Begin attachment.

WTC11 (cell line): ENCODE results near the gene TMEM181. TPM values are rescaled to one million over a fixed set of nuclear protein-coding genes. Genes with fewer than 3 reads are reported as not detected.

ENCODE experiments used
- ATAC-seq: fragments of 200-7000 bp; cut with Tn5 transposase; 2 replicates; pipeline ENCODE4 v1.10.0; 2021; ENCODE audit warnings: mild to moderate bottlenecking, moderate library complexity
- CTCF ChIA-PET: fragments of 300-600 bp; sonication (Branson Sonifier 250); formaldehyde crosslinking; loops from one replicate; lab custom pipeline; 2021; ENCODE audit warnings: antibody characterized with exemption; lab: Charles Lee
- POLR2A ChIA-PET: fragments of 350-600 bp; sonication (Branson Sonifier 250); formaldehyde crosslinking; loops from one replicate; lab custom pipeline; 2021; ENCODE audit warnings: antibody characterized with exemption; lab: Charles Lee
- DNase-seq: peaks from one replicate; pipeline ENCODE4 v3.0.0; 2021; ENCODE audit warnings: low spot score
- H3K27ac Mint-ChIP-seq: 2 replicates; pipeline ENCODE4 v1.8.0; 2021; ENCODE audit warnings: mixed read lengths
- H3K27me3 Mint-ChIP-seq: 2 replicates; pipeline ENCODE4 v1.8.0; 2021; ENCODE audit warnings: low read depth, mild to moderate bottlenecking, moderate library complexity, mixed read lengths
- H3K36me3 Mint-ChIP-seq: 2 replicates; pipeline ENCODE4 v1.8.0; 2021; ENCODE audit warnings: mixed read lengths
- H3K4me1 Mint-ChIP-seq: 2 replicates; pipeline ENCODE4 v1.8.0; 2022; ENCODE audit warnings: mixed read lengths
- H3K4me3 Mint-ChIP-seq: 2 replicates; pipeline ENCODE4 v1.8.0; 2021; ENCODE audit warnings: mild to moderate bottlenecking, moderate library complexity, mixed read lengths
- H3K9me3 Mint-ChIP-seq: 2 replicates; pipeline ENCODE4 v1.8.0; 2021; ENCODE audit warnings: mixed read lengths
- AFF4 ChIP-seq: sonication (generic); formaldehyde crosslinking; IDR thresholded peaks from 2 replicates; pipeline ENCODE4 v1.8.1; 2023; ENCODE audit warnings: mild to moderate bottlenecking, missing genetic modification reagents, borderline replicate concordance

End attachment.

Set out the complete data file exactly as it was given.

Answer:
WTC11 (cell line): ENCODE results near the gene TMEM181. TPM values are rescaled to one million over a fixed set of nuclear protein-coding genes. Genes with fewer than 3 reads are reported as not detected.

ENCODE experiments used
- ATAC-seq: fragments of 200-7000 bp; cut with Tn5 transposase; 2 replicates; pipeline ENCODE4 v1.10.0; 2021; ENCODE audit warnings: mild to moderate bottlenecking, moderate library complexity
- CTCF ChIA-PET: fragments of 300-600 bp; sonication (Branson Sonifier 250); formaldehyde crosslinking; loops from one replicate; lab custom pipeline; 2021; ENCODE audit warnings: antibody characterized with exemption; lab: Charles Lee
- POLR2A ChIA-PET: fragments of 350-600 bp; sonication (Branson Sonifier 250); formaldehyde crosslinking; loops from one replicate; lab custom pipeline; 2021; ENCODE audit warnings: antibody characterized with exemption; lab: Charles Lee
- DNase-seq: peaks from one replicate; pipeline ENCODE4 v3.0.0; 2021; ENCODE audit warnings: low spot score
- H3K27ac Mint-ChIP-seq: 2 replicates; pipeline ENCODE4 v1.8.0; 2021; ENCODE audit warnings: mixed read lengths
- H3K27me3 Mint-ChIP-seq: 2 replicates; pipeline ENCODE4 v1.8.0; 2021; ENCODE audit warnings: low read depth, mild to moderate bottlenecking, moderate library complexity, mixed read lengths
- H3K36me3 Mint-ChIP-seq: 2 replicates; pipeline ENCODE4 v1.8.0; 2021; ENCODE audit warnings: mixed read lengths
- H3K4me1 Mint-ChIP-seq: 2 replicates; pipeline ENCODE4 v1.8.0; 2022; ENCODE audit warnings: mixed read lengths
- H3K4me3 Mint-ChIP-seq: 2 replicates; pipeline ENCODE4 v1.8.0; 2021; ENCODE audit warnings: mild to moderate bottlenecking, moderate library complexity, mixed read lengths
- H3K9me3 Mint-ChIP-seq: 2 replicates; pipeline ENCODE4 v1.8.0; 2021; ENCODE audit warnings: mixed read lengths
- AFF4 ChIP-seq: sonication (generic); formaldehyde crosslinking; IDR thresholded peaks from 2 replicates; pipeline ENCODE4 v1.8.1; 2023; ENCODE audit warnings: mild to moderate bottlenecking, missing genetic modification reagents, borderline replicate concordance